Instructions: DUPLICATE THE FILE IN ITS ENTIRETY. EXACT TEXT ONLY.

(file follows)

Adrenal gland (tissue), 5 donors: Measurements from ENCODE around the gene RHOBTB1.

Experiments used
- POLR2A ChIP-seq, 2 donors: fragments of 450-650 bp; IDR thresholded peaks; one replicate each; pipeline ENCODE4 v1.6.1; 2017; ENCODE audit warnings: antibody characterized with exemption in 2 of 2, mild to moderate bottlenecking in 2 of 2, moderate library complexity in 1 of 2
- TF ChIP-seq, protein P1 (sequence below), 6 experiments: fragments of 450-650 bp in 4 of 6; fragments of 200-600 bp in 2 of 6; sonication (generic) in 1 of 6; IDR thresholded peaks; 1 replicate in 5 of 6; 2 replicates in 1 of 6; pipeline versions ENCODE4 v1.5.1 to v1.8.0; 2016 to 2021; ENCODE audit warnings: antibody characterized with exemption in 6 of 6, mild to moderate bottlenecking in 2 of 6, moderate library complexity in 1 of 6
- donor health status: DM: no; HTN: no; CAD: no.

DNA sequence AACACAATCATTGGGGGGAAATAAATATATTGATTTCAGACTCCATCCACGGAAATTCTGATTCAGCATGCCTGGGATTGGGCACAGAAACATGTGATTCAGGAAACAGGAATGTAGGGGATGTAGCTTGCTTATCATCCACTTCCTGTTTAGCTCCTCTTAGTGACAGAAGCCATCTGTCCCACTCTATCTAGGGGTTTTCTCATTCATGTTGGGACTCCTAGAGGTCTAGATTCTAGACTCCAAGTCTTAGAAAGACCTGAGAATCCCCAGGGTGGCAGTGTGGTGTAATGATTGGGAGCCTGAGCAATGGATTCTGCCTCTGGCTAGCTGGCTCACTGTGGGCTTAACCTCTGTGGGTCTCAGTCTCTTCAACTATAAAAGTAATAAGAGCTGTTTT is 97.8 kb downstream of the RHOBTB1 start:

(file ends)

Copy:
Adrenal gland (tissue), 5 donors: Measurements from ENCODE around the gene RHOBTB1.

Experiments used
- POLR2A ChIP-seq, 2 donors: fragments of 450-650 bp; IDR thresholded peaks; one replicate each; pipeline ENCODE4 v1.6.1; 2017; ENCODE audit warnings: antibody characterized with exemption in 2 of 2, mild to moderate bottlenecking in 2 of 2, moderate library complexity in 1 of 2
- TF ChIP-seq, protein P1 (sequence below), 6 experiments: fragments of 450-650 bp in 4 of 6; fragments of 200-600 bp in 2 of 6; sonication (generic) in 1 of 6; IDR thresholded peaks; 1 replicate in 5 of 6; 2 replicates in 1 of 6; pipeline versions ENCODE4 v1.5.1 to v1.8.0; 2016 to 2021; ENCODE audit warnings: antibody characterized with exemption in 6 of 6, mild to moderate bottlenecking in 2 of 6, moderate library complexity in 1 of 6
- donor health status: DM: no; HTN: no; CAD: no.

DNA sequence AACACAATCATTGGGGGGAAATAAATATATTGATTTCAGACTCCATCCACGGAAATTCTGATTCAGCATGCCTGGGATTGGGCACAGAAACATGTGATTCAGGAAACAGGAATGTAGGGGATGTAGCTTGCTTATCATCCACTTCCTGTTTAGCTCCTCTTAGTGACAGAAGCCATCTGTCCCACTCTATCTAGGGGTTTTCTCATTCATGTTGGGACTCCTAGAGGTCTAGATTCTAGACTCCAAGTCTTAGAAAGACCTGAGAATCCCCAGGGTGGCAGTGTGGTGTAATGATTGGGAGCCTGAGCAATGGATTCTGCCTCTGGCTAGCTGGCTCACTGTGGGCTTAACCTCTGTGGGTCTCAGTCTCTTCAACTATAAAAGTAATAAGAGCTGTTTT is 97.8 kb downstream of the RHOBTB1 start: